The rear axle of the BMW 1 Series Coupé is a five-arm construction reflecting the requirements of the car’s particularly powerful and high-torque engines.
The advantage is extremely precise wheel guidance, again offering a high standard of performance in the car’s overall set-up. And at the same time the drive axle is insulated ideally in terms of acoustics and possible noise transmission.
The final drive on the Coupé comes from a new generation of final drive units optimised for running smoothness. Featuring double-helical ball bearings for the first time, the final drive runs at an even lower operating temperature reached more quickly than before thanks to the reduction of fluid required in the final drive transmission.
Again, both of these improvements benefit the function and service life of the final drive which is furthermore able, despite its smaller and more compact dimensions, to transmit roughly 10 per cent higher forces than before.
The front axle on the BMW 1 Series Coupé is also built to a standard quite unique in the compact segment: The double-joint spring-strut tiebar axle with its anti-roll bar is made largely of aluminium, offering an optimum combination of superior stiffness and low weight – which, together with the very stable track control arms and thrust rods, as well as exact wheel guidance, makes an important contribution to the car’s driving dynamics.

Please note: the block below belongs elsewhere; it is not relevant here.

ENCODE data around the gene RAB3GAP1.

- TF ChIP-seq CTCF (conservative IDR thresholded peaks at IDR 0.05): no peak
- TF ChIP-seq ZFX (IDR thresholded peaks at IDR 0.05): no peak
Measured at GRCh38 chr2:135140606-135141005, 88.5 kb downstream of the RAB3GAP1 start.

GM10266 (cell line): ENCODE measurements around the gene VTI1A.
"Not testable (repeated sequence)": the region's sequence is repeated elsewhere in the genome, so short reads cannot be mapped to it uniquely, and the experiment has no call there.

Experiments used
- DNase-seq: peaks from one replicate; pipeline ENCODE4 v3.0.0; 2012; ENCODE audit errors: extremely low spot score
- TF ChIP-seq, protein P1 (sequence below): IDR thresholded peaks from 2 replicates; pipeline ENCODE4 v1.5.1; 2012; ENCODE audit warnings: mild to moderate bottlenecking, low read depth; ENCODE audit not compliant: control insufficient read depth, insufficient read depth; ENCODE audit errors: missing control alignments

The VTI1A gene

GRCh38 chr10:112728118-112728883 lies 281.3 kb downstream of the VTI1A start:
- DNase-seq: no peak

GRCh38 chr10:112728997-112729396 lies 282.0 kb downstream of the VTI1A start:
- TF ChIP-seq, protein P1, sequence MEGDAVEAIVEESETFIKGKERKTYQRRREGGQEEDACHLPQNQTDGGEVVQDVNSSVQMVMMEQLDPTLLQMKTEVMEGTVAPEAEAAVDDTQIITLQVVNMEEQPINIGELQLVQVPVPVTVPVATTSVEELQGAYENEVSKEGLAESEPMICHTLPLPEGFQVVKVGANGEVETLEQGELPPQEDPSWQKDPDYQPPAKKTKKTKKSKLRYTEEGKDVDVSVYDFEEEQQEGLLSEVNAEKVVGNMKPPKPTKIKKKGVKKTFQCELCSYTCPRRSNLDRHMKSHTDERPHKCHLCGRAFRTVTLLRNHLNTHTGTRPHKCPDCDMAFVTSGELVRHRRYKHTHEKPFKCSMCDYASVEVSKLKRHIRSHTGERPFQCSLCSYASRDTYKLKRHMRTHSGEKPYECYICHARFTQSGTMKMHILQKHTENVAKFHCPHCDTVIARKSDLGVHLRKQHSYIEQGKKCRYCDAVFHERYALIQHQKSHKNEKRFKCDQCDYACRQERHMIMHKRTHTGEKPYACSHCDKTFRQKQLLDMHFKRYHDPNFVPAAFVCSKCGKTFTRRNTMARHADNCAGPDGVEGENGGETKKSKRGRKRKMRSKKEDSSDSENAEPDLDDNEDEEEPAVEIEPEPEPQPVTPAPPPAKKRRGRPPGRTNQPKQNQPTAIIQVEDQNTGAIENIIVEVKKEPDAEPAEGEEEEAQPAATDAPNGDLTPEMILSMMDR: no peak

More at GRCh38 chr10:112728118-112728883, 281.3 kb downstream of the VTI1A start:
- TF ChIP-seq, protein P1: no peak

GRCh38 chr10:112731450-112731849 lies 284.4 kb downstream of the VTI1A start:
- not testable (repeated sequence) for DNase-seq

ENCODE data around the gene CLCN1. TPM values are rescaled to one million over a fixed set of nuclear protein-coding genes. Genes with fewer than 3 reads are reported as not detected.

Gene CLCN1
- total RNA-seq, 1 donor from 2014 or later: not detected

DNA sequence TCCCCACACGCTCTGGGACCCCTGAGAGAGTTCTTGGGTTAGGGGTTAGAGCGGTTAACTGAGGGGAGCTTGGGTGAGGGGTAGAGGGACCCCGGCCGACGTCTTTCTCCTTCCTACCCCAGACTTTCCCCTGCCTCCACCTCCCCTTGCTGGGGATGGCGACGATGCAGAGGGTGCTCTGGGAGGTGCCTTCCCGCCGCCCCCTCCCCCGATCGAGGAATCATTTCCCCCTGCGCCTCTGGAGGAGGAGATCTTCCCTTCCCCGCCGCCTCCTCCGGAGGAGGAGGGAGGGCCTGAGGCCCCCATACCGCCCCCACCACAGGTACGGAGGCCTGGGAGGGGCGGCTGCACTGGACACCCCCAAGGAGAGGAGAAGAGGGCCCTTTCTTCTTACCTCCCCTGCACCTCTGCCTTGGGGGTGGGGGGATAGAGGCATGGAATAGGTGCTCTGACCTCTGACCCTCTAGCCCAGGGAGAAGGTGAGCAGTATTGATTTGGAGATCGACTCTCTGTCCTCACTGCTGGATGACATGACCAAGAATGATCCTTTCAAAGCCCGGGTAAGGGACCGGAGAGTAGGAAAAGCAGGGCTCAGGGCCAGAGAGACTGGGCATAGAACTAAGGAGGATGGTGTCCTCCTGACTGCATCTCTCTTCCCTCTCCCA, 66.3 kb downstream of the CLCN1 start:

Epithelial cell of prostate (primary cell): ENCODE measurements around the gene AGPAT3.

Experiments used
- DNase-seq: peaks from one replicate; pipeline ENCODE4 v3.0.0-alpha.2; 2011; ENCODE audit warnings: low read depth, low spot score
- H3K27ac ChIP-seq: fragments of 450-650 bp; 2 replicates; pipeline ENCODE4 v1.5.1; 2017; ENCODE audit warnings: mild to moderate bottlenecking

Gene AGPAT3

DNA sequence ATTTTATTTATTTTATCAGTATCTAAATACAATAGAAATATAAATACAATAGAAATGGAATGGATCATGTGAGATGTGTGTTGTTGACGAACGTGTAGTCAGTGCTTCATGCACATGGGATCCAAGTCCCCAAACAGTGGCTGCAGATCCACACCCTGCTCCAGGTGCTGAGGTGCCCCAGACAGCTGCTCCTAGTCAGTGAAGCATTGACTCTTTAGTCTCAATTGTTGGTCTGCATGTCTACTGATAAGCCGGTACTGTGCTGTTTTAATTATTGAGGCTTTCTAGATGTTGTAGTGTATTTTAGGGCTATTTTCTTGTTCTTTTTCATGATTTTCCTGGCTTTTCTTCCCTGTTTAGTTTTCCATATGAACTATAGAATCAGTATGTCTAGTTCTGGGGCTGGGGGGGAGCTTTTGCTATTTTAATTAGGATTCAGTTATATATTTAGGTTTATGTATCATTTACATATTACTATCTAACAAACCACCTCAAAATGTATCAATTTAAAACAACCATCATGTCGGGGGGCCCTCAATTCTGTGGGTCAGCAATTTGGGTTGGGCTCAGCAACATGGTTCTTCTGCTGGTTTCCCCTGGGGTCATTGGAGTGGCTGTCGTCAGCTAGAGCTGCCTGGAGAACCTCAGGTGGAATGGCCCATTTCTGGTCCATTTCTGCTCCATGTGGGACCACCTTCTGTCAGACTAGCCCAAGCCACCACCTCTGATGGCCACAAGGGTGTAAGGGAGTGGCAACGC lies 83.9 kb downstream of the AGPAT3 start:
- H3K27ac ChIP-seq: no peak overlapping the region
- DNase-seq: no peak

As the entry-level model into the range, the BMW 120d Coupé comes with 16-inch light-alloy wheels, while the BMW 123d Coupé is fitted as standard with 17-inch light-alloy wheels. In both cases the wheels come on tyres with reduced roll resistance making a further contribution to the car’s fuel economy.
As the top version in the range, the BMW 135i Coupé features 18-inch light-alloy wheels highlighting the car’s active performance and dynamism.
And as yet a further feature the BMW 135i Coupé comes as standard with M Sports Suspension and a high-performance brake system incorporating six-piston fixed callipers on the front axle and two-piston fixed callipers at the rear.

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Electric Power Steering for supreme steering precision.
The new four-cylinder diesel versions of the BMW 1 Series Coupé come as standard with EPS Electric Power Steering featuring integrated Servotronic for speed-related steering assistance. As a result, EPS offers even greater steering precision at high speeds and enhanced steering comfort at low speeds.
A further important point is that the new steering system reduces fuel consumption by using an electric motor – and not a conventional mechanical/hydraulic system – to boost the car’s steering, with the electric motor operating only on demand, that is when the driver is actually turning the steering wheel.
As an option the BMW 1 Series Coupé may be equipped with the world’s only Active Steering adjusting the steering transmission with optimum precision to the current speed of the car. This means that the driver is required to turn the steering wheel only slightly and with minimum effort when parking, while at higher speeds the steering transmission becomes less direct, improving the feeling of the steering and directional stability accordingly.



Last Updated on Monday, 12 April 2010 14:43